The Charlotte Observer editorial page performed an important service this weekend when it highlighted one of the under reported, but nonetheless most highly destructive sections of HB 2 — North Carolina’s new discrimination law.
In “Abracadabra! Protections disappear,” the Observer explained the outrageous decision to repeal North Carolina’s decades-old state right to sue for employment discrimination. The new provision was simply slipped into the discrimination bill and makes North Carolina one of only two states in the union to have such an absurd policy — Mississippi is the other.
Here’s the Observer:
“Many thousands of N.C. workers file workplace discrimination charges each year. Suddenly, fired workers can do so only under federal, not state, law. That’s an important change because such cases are more expensive and more time-consuming, involve more procedural hurdles and impose much stricter caps on damage awards. Corporate employers generally have more money and time than fired employees who are usually busy just trying to find another job and stay afloat.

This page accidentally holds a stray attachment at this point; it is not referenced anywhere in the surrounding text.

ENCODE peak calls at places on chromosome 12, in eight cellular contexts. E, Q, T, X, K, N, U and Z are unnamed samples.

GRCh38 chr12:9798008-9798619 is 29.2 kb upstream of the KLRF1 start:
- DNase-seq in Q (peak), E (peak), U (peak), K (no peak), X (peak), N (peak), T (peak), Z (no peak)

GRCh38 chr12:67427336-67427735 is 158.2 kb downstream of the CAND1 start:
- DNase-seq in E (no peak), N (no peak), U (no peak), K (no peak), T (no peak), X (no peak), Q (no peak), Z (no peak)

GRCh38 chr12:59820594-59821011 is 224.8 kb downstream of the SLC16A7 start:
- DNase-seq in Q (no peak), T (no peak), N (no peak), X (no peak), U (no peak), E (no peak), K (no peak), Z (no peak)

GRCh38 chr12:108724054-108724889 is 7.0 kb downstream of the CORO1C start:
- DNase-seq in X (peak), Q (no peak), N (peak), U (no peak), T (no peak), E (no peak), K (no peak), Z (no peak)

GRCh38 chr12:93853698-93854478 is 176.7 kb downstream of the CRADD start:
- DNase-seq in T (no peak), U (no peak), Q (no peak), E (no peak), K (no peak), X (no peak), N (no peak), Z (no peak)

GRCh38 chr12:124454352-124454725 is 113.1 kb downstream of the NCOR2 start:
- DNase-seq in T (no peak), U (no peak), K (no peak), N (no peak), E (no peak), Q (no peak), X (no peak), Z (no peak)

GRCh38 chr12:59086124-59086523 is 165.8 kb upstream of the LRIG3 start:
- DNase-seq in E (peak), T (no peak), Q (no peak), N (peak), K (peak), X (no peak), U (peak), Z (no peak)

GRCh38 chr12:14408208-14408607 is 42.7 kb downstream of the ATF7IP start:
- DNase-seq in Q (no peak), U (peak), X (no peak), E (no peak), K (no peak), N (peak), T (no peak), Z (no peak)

Under the old state law, a worker had three years to file a claim. Once he did, his case often worked its way through the court system relatively quickly.
Now, state law gives workers no avenue to act. Instead, they have six months to file a complaint with the federal Equal Employment Opportunity Commission. The EEOC will then take a year or two before, perhaps, granting the right to sue. The worker then has 90 days to do so.”
As the Observer also noted in conclusion, it was a remarkable exercise in dishonest deception (i.e. business as usual for the current North Carolina General Assembly):
“Even aside from this being a ruthless policy change, there was no urgency to do it in the one-day special session. It easily could have waited – and received genuine debate – in a regular session.
What did it have to do with Charlotte bathrooms, anyway? Nothing at all. But the hand is quicker than the eye.”